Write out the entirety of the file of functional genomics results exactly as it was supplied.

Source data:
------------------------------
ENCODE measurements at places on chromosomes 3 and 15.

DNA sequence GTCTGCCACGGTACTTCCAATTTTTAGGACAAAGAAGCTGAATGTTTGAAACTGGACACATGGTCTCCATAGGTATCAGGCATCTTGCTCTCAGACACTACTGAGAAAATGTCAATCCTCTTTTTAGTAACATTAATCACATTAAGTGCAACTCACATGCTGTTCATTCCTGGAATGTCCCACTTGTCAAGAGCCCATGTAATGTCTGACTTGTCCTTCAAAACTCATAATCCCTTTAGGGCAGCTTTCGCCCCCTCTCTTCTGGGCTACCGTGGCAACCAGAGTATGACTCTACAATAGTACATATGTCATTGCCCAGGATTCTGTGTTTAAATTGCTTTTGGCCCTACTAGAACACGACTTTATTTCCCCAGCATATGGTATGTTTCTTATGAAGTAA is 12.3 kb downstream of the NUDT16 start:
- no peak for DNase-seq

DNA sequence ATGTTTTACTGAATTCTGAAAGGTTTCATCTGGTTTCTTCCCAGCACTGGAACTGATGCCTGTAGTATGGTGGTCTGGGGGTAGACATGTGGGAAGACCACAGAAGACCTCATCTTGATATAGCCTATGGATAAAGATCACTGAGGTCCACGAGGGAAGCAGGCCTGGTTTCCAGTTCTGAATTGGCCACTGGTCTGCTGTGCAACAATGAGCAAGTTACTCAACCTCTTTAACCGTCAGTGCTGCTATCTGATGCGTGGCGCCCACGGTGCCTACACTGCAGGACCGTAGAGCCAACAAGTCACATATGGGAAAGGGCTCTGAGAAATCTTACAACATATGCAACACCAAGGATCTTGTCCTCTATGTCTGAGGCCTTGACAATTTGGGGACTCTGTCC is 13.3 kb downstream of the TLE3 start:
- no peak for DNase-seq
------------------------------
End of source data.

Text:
ENCODE measurements at places on chromosomes 3 and 15.

DNA sequence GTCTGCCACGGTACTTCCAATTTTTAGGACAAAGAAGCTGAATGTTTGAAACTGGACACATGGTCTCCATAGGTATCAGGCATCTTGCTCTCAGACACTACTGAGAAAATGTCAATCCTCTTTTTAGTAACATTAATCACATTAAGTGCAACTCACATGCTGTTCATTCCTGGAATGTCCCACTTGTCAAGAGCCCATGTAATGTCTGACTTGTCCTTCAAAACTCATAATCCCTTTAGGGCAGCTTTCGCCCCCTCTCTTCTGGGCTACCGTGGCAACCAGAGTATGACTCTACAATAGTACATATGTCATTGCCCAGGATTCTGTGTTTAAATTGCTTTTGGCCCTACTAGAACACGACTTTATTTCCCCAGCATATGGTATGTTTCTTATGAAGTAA is 12.3 kb downstream of the NUDT16 start:
- no peak for DNase-seq

DNA sequence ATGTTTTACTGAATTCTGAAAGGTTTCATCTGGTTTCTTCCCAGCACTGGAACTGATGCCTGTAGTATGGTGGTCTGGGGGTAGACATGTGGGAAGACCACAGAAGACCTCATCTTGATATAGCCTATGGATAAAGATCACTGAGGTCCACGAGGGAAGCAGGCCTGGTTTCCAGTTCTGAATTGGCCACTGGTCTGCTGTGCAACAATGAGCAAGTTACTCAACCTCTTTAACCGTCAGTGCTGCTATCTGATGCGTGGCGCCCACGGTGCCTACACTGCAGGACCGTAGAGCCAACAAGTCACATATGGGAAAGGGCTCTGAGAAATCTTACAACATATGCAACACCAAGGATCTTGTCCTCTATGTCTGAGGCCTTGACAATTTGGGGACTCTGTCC is 13.3 kb downstream of the TLE3 start:
- no peak for DNase-seq